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South African opposition leader warns of ‘doomsday’ ANC coalition with EFF/MK

THE leader of South Africa’s biggest opposition party urged voters to back his party in Wednesday’s election to avoid a “doomsday” scenario of the ruling African National Congress (ANC) forming a coalition with radical parties.

Political parties are holding rallies on the final weekend before the national and provincial elections on May 29, in which polls expect the ANC to lose its parliamentary majority for the first time since liberation icon Nelson Mandela was voted into power in 1994 at the end of apartheid.

Democratic Alliance (DA) leader John Steenhuisen said the election will go down in history as the most consequential day since the dawn of democracy in 1994.

Steenhuisen, whose party won the second-largest share of the vote in the last election, urged supporters to use their pens to close the ANC chapter and write a new one when they cast their vote.

“Unlike all other parties in this election, the DA doesn’t make promises about what we will do one day. We show you the evidence of what we are already doing today,” Steenhuisen told supporters gathered at a cricket stadium in Benoni, east of Johannesburg.

The pro-business DA runs the provincial government of Western Cape, home to the popular tourist city of Cape Town.

Steenhuisen said there would be a dire outcome if the election resulted in a coalition between the ANC, the ultra-left Economic Freedom Fighters and the new uMkhonto WeSizwe, aligned with former president Jacob Zuma.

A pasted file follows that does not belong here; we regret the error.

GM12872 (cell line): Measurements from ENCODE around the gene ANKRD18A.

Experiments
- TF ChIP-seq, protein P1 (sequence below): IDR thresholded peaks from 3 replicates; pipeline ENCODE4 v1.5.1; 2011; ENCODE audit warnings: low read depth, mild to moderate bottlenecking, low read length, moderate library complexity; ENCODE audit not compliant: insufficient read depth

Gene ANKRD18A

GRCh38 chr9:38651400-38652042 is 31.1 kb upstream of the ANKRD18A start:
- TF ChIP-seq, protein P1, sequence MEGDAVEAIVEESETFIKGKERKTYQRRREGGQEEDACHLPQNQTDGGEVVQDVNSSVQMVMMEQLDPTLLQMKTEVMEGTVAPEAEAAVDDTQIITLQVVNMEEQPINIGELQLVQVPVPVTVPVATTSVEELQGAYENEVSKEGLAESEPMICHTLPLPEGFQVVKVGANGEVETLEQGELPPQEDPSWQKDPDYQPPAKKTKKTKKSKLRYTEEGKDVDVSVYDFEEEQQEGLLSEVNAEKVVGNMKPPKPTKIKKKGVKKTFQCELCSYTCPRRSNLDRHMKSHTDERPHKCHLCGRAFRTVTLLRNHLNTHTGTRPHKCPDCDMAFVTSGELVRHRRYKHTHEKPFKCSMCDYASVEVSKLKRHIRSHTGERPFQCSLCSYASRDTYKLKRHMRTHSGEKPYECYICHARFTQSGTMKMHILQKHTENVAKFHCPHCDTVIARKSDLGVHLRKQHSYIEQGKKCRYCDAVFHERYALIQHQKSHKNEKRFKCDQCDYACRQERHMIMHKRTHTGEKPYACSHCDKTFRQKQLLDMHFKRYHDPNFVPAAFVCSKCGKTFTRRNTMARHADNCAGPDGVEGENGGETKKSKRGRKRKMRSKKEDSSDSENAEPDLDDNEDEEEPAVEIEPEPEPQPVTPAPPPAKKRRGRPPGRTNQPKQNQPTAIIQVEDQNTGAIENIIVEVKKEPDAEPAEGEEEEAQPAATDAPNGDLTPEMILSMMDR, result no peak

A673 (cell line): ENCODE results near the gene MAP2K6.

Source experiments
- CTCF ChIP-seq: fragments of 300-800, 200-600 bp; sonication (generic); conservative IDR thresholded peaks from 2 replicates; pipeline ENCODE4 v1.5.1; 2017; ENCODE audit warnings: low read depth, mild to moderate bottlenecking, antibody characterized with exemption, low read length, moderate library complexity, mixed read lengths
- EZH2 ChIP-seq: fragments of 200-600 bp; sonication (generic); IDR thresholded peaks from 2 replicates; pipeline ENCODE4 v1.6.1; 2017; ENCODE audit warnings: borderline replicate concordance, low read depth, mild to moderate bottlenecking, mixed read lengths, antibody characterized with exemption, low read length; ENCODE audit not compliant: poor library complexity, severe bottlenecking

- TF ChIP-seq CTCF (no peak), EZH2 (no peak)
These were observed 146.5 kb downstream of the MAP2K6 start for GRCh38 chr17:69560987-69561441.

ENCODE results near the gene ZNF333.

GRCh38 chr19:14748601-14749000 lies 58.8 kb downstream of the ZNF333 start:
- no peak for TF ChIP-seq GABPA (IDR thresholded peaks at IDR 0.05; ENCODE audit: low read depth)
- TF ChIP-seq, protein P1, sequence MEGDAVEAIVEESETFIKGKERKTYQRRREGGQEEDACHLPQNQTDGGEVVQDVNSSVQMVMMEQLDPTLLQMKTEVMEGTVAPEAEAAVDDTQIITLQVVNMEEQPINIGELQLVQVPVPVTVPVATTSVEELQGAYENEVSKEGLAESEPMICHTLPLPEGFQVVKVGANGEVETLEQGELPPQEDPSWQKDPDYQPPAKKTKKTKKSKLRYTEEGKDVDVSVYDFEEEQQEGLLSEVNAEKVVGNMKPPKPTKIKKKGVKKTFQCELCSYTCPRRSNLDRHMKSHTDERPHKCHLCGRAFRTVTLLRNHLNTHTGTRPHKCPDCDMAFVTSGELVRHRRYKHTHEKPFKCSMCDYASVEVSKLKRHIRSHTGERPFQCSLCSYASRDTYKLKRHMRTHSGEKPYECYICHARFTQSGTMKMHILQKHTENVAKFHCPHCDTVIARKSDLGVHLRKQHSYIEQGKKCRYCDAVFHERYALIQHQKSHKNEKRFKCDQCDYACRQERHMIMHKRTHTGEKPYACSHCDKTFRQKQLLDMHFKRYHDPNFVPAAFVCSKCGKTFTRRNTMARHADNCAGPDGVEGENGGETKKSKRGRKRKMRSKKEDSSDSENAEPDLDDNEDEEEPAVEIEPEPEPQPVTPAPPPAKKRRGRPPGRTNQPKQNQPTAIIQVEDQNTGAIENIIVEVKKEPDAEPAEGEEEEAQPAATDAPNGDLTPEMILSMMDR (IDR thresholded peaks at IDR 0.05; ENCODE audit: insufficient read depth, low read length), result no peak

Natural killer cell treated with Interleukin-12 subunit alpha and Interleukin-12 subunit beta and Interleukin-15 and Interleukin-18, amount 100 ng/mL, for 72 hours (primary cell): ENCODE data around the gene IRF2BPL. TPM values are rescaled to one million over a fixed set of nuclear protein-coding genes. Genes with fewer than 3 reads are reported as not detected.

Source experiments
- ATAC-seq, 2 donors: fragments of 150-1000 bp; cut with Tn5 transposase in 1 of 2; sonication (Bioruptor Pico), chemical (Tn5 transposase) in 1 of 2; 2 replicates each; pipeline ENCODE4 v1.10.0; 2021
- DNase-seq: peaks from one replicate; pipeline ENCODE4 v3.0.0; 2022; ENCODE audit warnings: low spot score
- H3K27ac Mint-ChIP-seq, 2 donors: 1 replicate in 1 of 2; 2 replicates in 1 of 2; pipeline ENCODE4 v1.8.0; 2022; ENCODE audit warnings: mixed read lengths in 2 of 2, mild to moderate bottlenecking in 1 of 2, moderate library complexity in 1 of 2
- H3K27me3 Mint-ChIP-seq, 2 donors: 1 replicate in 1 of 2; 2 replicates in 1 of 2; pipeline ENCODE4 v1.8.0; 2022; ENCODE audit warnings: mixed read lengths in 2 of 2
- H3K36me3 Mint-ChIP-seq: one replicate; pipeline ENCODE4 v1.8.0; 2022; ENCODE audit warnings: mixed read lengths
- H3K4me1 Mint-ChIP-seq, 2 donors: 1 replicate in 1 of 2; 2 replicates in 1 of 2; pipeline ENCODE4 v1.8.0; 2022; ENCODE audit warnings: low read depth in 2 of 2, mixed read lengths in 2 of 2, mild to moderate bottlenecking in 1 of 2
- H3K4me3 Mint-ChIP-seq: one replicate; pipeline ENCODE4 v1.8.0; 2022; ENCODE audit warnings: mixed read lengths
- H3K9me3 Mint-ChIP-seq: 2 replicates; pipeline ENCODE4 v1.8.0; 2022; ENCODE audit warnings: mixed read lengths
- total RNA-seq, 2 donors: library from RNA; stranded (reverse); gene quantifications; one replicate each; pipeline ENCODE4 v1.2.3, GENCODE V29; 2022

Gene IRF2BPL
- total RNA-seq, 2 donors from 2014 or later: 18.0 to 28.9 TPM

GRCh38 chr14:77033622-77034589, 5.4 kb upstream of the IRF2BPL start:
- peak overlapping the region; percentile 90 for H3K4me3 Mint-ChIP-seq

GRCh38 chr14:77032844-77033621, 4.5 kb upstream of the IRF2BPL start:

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“The NHI (National Health Insurance Bill) will be implemented, property will be expropriated without compensation, corruption will engulf us, and the economy will collapse,” he said.

“It will be Doomsday for South Africa.”

The NHI Bill, signed by President Cyril Ramaphosa this month, aims to provide free universal health coverage but faces legal challenges from different stakeholders including the DA.

The ANC has not disclosed its thinking on any non-majority scenario.

The DA has formed a pact with some smaller parties to try to capture the more than 50% of the vote needed to form a government, including the Zulu nationalist Inkatha Freedom Party and ActionSA, a party led by a former mayor of Johannesburg, the country’s economic hub.

One of the reasons for falling ANC support is voters switching to other parties, like Magdelena Pila, a former ANC supporter who has been supporting the DA for 10 years.

“I support the DA because I’ve been tired of… promises of the government of South Africa… Just promises… (and) nothing… I think DA will be maybe better,” the 74-year-old told Reuters at the rally.

By TANNUR ANDERS and BHARGAV ACHARYA

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